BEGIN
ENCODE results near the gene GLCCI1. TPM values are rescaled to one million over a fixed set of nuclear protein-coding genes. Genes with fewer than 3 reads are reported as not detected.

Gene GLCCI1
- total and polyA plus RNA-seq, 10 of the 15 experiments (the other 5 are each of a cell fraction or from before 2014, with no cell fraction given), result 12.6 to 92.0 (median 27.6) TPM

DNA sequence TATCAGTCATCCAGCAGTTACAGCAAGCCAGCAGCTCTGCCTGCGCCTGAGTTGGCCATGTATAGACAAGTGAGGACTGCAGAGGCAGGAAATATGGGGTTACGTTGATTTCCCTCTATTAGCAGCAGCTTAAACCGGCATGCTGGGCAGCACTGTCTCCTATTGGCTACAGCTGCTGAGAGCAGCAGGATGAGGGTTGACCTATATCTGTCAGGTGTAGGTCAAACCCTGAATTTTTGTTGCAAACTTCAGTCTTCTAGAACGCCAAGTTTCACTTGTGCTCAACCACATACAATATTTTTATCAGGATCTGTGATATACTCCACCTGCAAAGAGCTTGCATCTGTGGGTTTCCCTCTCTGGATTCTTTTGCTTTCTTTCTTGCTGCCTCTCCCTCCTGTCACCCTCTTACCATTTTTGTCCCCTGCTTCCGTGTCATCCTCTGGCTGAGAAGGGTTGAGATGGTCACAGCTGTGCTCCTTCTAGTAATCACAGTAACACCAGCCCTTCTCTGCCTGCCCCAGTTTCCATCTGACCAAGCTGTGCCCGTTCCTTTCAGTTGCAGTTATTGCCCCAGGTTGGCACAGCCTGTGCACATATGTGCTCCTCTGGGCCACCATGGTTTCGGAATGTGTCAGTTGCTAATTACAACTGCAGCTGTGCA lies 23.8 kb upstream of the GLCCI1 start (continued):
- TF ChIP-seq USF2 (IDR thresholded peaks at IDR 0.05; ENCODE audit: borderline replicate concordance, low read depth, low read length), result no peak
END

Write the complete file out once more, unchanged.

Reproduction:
ENCODE results near the gene GLCCI1. TPM values are rescaled to one million over a fixed set of nuclear protein-coding genes. Genes with fewer than 3 reads are reported as not detected.

Gene GLCCI1
- total and polyA plus RNA-seq, 10 of the 15 experiments (the other 5 are each of a cell fraction or from before 2014, with no cell fraction given), result 12.6 to 92.0 (median 27.6) TPM

DNA sequence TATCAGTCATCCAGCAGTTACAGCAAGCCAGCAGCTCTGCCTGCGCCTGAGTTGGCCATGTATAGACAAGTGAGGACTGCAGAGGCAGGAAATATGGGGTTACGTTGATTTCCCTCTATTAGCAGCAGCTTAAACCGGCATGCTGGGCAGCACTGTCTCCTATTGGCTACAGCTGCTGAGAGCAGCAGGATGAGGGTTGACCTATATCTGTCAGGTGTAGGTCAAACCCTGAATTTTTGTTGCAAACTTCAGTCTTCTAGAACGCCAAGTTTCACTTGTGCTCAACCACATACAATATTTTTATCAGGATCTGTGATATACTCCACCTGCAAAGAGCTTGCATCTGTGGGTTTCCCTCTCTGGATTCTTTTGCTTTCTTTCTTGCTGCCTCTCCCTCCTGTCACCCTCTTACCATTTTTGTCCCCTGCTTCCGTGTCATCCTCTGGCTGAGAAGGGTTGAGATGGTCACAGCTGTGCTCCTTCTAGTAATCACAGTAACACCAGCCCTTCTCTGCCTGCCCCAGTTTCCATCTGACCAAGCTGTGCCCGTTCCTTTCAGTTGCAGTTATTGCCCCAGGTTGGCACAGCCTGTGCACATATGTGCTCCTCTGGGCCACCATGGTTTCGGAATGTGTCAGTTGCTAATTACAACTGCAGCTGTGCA lies 23.8 kb upstream of the GLCCI1 start (continued):
- TF ChIP-seq USF2 (IDR thresholded peaks at IDR 0.05; ENCODE audit: borderline replicate concordance, low read depth, low read length), result no peak